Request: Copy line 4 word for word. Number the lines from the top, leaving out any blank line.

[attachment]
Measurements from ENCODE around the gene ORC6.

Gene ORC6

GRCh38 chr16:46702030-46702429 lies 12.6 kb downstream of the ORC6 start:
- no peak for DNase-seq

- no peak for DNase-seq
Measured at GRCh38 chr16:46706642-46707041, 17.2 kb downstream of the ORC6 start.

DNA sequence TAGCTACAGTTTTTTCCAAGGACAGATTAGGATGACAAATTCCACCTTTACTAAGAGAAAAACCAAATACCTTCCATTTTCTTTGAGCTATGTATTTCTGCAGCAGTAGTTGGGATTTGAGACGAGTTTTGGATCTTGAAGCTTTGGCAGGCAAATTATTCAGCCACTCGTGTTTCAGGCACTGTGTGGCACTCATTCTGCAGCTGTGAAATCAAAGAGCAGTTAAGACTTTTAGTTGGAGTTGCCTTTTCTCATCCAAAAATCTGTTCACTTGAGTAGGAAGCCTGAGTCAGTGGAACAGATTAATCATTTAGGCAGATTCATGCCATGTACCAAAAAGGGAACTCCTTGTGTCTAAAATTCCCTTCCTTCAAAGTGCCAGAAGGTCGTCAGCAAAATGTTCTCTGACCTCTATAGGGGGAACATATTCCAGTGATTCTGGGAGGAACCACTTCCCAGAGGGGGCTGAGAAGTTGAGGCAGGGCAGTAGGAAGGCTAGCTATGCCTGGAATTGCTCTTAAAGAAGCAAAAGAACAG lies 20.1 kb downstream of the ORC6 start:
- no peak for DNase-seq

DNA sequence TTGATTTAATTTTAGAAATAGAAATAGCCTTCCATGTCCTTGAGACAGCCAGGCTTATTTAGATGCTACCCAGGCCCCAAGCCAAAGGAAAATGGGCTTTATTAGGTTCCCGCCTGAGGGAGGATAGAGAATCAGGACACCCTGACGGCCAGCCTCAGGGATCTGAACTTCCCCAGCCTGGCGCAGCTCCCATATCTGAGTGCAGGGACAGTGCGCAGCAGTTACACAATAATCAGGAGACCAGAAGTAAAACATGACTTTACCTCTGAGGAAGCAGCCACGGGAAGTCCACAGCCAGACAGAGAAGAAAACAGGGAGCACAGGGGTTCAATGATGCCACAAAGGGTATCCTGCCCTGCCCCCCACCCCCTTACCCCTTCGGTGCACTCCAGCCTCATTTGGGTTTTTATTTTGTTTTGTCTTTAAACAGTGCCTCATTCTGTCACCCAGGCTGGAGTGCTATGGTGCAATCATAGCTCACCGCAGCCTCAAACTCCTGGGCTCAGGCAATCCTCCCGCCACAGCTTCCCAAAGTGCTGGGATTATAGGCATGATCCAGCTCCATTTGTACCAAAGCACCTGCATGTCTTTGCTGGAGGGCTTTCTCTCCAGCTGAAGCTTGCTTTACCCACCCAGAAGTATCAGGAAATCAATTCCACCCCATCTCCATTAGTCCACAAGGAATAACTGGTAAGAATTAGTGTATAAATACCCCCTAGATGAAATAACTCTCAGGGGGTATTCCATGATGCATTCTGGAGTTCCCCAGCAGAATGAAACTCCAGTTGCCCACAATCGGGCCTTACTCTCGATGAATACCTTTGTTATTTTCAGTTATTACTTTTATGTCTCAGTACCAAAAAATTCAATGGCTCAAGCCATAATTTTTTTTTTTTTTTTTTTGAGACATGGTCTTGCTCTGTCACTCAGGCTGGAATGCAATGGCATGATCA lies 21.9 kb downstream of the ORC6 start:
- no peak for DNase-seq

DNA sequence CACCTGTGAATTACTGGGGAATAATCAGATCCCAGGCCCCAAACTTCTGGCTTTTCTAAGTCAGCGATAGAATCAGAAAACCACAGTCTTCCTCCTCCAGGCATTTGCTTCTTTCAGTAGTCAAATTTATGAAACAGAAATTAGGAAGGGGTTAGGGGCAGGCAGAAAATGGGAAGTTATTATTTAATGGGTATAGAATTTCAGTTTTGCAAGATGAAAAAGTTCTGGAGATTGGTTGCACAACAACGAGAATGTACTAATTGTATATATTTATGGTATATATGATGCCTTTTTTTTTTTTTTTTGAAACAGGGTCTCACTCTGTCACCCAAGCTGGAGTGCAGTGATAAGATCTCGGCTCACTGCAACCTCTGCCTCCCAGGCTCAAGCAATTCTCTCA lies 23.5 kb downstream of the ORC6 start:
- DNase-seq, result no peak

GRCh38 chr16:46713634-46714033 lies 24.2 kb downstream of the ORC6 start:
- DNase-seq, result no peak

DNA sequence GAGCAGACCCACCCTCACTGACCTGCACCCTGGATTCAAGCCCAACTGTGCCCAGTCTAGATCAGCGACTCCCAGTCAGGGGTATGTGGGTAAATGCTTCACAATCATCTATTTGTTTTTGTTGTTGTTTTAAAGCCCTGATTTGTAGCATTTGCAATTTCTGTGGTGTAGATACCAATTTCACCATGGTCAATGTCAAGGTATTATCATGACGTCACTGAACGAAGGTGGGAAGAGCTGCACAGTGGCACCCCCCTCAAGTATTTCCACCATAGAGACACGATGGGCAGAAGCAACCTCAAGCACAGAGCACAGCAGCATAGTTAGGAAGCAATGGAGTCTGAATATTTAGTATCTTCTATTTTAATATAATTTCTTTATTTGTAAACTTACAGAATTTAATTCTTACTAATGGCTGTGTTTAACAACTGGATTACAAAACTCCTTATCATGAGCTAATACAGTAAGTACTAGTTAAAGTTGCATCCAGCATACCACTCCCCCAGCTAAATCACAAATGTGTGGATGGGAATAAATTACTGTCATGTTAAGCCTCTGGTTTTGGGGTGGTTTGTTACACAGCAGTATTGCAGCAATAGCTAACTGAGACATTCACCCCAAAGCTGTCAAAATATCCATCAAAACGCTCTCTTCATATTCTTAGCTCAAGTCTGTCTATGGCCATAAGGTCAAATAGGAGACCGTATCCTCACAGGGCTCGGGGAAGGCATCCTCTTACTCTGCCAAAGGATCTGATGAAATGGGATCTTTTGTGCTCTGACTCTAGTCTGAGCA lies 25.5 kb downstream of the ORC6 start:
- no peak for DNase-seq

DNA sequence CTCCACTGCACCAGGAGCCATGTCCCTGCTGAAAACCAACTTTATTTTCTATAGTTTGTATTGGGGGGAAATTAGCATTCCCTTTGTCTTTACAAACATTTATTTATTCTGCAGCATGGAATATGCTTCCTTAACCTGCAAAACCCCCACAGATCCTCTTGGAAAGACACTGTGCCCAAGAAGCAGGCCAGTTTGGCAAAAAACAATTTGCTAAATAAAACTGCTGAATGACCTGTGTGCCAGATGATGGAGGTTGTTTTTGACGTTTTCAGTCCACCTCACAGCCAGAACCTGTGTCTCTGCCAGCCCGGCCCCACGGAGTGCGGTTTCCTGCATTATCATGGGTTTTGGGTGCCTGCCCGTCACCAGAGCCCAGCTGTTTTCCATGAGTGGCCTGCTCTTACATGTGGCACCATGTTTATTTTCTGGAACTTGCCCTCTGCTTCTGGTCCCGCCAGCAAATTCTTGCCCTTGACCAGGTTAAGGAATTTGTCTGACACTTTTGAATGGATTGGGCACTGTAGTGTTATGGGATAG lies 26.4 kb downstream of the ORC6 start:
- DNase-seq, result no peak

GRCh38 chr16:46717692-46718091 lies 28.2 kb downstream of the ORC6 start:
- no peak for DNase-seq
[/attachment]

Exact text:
- no peak for DNase-seq